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Pat Forgey

JUNEAU -- Caelus Energy, which this year bought independent oil company Pioneer Natural Resources' Alaska operations, has been given preliminary approval for big reductions in the royalties it will pay the state when its new Nuna development on the North Slope comes into production.

The Department of Natural Resources says that dropping the royalty rate from 12.5 percent to 5 percent will make development of Nuna economical and bring new oil production to Alaska.

Division of Oil & Gas Director Bill Barron said companies have to prove they need the reduced royalties.

"It's a tool for the state to allow the company to move forward in economically or technically challenging projects that probably would not go forward, save royalty relief," he said...

Pat Forgey

JUNEAU -- The Alaska Legislature is spending $33 million renovating its offices, but when they're done, no one may even notice.

At least, that's what architect Wayne Jensen hopes.

Those offices, otherwise known as the state Capitol, were built in 1930 by the federal government to serve the then-Territory of Alaska.

Good, solid construction for its time, Jensen said, but now badly in need of an upgrade.

"This is a very valuable building. It's got a rich history starting as the territorial building and then becoming the state Capitol in 1959," he said.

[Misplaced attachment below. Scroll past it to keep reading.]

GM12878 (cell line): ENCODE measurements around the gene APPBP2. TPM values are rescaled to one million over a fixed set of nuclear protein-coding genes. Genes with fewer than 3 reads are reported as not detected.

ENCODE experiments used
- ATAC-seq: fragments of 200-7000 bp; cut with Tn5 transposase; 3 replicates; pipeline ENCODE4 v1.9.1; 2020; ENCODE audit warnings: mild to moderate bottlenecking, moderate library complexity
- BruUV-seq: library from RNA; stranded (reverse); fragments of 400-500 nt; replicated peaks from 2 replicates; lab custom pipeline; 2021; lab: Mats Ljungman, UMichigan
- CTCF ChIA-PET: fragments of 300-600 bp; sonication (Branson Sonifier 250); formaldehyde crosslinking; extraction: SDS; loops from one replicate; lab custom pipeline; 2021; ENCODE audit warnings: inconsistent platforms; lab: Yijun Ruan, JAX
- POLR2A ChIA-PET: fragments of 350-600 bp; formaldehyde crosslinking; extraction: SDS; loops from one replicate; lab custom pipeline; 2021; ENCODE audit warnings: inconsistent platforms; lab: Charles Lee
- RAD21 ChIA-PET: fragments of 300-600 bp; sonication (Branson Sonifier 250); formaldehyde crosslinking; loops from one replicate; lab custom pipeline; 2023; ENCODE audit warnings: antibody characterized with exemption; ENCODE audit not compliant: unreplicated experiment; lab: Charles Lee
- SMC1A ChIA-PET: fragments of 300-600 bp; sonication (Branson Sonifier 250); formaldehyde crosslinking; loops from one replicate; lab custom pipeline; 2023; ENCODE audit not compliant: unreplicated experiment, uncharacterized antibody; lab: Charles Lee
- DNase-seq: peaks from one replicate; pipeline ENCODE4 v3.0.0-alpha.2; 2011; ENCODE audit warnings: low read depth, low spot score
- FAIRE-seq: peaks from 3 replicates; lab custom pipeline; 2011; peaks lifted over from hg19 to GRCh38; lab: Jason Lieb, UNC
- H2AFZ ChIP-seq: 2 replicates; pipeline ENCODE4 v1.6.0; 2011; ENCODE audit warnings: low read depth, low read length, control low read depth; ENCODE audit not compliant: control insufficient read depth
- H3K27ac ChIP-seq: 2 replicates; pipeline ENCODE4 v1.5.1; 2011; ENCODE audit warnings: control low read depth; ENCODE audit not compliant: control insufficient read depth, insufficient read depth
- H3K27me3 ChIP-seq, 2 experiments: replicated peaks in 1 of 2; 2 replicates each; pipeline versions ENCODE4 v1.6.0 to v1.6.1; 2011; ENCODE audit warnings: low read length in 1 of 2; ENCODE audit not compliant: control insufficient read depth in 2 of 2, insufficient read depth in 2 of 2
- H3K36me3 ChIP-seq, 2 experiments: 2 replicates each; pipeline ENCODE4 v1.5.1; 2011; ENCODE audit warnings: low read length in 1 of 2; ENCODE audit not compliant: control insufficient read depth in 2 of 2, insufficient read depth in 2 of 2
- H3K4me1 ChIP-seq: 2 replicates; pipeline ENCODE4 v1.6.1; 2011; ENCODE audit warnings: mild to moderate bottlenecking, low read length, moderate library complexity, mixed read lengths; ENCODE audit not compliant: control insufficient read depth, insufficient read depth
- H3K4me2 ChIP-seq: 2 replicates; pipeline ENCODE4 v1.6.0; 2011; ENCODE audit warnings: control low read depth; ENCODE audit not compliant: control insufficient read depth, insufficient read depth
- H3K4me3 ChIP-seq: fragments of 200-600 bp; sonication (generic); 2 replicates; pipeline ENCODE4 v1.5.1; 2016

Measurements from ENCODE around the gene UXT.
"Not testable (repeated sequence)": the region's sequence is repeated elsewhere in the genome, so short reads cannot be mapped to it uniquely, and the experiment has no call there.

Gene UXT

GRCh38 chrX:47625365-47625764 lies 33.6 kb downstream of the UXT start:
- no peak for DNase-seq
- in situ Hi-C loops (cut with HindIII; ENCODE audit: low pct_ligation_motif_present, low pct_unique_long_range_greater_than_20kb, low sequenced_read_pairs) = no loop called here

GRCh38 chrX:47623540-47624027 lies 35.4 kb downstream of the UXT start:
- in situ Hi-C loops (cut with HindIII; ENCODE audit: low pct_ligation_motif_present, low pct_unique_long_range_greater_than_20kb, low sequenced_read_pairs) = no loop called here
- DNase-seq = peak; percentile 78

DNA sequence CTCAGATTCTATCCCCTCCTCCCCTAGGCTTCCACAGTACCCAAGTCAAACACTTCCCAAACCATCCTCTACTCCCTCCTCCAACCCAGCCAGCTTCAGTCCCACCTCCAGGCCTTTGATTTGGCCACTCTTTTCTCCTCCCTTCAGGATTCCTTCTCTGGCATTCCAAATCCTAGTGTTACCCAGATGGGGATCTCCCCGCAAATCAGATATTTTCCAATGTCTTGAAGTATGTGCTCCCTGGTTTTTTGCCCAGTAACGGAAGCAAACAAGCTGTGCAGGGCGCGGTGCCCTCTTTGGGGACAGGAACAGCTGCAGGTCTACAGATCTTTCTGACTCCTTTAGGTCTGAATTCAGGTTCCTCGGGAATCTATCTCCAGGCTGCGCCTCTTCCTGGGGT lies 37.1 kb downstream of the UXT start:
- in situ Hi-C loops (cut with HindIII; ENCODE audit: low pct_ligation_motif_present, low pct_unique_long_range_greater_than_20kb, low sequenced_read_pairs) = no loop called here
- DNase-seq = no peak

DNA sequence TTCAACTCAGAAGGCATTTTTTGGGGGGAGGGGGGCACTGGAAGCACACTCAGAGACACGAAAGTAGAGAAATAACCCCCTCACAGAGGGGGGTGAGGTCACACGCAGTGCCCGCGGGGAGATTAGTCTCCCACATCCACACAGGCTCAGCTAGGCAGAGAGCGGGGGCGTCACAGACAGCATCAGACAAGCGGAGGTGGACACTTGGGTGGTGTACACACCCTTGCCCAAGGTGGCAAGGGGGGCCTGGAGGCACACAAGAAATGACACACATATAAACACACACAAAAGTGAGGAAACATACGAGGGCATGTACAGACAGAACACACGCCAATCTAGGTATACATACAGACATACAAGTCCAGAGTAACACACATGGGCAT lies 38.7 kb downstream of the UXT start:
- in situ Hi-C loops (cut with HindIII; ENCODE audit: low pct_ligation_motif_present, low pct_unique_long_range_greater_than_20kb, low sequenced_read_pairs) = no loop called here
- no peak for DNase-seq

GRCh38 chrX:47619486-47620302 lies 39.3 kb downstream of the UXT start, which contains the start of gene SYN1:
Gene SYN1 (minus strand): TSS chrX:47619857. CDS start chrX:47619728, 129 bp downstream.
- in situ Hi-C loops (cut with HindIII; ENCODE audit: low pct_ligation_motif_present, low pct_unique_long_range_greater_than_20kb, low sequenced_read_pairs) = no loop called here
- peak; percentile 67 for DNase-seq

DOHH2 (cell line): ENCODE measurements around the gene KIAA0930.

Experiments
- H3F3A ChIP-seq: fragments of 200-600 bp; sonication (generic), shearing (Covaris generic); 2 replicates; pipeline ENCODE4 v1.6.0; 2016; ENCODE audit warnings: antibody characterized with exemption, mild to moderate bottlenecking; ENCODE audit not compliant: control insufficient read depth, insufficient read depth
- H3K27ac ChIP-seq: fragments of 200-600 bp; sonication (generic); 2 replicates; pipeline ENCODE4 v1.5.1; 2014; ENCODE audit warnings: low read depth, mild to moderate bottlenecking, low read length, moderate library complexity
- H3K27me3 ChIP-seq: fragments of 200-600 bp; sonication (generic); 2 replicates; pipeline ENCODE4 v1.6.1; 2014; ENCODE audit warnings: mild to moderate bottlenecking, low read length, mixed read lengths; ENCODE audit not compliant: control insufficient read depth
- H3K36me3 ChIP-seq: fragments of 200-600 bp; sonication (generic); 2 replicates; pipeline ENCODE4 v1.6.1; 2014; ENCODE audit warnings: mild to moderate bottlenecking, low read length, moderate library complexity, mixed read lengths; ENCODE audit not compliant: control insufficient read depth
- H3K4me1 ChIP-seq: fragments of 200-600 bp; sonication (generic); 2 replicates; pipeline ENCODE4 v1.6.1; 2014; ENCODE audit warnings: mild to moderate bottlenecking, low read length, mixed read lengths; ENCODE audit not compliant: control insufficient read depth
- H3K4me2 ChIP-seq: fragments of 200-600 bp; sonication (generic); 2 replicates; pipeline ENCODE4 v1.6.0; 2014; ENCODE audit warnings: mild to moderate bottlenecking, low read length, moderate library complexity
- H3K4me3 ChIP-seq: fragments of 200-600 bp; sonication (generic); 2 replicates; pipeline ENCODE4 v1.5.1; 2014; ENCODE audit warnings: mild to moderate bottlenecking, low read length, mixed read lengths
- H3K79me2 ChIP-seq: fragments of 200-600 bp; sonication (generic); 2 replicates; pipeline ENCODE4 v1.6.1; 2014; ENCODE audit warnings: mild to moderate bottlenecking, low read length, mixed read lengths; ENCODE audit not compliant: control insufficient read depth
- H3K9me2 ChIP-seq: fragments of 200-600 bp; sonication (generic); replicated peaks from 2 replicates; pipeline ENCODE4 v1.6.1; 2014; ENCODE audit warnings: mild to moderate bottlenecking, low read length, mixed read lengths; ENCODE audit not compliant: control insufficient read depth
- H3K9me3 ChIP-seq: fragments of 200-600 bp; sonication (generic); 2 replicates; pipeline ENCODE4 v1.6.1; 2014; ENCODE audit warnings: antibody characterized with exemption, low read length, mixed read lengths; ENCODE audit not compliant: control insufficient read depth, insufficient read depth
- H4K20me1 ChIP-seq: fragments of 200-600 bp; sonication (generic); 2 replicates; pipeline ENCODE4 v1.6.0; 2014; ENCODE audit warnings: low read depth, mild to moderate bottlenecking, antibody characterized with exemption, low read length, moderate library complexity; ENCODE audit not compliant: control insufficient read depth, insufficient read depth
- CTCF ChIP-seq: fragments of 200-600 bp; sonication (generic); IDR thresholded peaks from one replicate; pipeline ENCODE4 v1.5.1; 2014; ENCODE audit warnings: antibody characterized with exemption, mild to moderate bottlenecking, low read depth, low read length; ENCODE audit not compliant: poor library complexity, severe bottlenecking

"They did a good job 80 years ago -- I'm giving them credit for getting it right the first time. This renovation we're doing should add another 80 years to the building," he said...

Pat Forgey

JUNEAU -- Facing difficulty in getting a road through rugged terrain to Canada's Tulsequah Chief mine, the company that wants to reopen the old gold, zinc and copper mine is now planning instead on bringing the ore out through Alaska by barge.

That's raising concerns in Alaska's capital city of Juneau, where the barges would pass through. The Canadian mine is just east of Juneau.

Chieftain Metals Corp. of Canada has provided few details so far about what that new barging plan would entail and what sort of regulatory hurdles there might be in either Alaska or British Columbia...

Pat Forgey

JUNEAU -- Senate Democrats have named Sen. Berta Gardner as their new leader, while Rep. Chris Tuck will continue for another session as leader of House Democrats. Both are from Anchorage.